ModSecurity is a Web Application Firewall: a program that can be used to inspect information as it passes through your web server, intercepting malicious requests before they are processed by your web application. This tutorial will show you how to install ModSecurity on Apache, and configure it with some sensible rules provided by the Open Web Application Security Project's Core Rule Set (OWASP CRS), which will help to protect your server against SQL injection, denial of service attacks, malformed requests, cross site scripting attacks, and more. And yes, you can use this guide with your Raspberry Pi if you're running Raspbian, Ubuntu, or another Debian derivative on it.
Recently, I've spent a lot of time tweaking my ModSecurity configuration to remove some false positives. This tutorial will:
- Explain the the various methods of altering ModSecurity rules starting with the crudest and working up to the more specific techniques
- Give some varied examples of custom rules written for exception handling, with a particular focus on the rules distributed by the OWASP Core Rule Set team.
I am calling the process of removing false positives "whitelisting", but technically I should be calling it "exception handling". However, I think more people looking for this information will find it by searching for "whitelisting".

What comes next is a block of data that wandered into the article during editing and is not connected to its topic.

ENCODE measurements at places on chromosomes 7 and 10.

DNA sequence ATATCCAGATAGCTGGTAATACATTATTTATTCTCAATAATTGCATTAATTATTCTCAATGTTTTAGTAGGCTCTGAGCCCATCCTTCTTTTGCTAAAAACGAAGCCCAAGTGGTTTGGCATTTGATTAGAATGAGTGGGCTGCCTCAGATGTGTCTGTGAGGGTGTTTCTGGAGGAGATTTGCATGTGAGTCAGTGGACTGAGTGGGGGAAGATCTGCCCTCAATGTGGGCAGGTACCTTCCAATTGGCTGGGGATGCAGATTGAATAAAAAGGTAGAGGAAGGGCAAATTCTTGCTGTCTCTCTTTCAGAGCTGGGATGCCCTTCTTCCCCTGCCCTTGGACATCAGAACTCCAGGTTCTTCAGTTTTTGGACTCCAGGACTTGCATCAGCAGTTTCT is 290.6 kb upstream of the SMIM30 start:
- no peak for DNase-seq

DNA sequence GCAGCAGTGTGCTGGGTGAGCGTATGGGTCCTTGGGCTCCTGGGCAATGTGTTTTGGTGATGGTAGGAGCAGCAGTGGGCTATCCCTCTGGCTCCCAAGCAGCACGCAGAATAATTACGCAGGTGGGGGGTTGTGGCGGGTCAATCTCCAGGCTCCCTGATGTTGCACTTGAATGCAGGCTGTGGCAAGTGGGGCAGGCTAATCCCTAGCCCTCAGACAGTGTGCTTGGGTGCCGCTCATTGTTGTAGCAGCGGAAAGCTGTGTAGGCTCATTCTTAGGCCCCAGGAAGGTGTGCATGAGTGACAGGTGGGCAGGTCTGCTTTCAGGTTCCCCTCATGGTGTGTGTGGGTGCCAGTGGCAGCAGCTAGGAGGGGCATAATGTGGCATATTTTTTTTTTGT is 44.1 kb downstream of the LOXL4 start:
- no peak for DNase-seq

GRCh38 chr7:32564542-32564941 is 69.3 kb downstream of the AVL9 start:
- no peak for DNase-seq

I have written a CLI utility for Ubuntu to import ModSecurity's audit log file into an sqlite database, which should be a great help to people building whitelists to reduce false positives. This supersedes my previous efforts with BASH scripts. Packages are available for Ubuntu Trusty and Utopic (14.04 & 14.10) in my Personal Package Archive on Launchpad. To create my app I had to learn about:
- C++ development on Ubuntu including two third party libraries (Boost Regex and SQLite)
- Version control using Git
- The GNU build system "Autotools"
- How to build .deb packages for Ubuntu and Debian
- How to upload packages to a Personal Package Archive (PPA) on Launchpad
I plan on writing detailed tutorials for most of this, but there's quite a lot to get through so it could take a while!
"Shellshock" is the nickname for a recently discovered vulnerability in GNU BASH (Bourne-Again SHell) that has the potential to allow an attacker to execute arbitrary commands through carefully crafted environment variables (see CVE-2014-6271). This is bad for desktop users, but far worse for servers because it's possible to exploit this vulnerability by attacking CGI scripts. The CGI script doesn't even have to be written in BASH; on distributions that use BASH as the default shell, the environment variables will be passed to BASH before any CGI script is executed. Luckily, the default shell in Debian is DASH, which limits the problem for Debian derivatives like Ubuntu and Raspbian. If you run a Linux or UNIX-like system that uses BASH, you should update to the new patched version now. In fact, most Linux users probably updated before they even realised anything was wrong, since the patched version was available in the repositories very quickly. Meanwhile, Mac users were still waiting for Apple to comment... lol.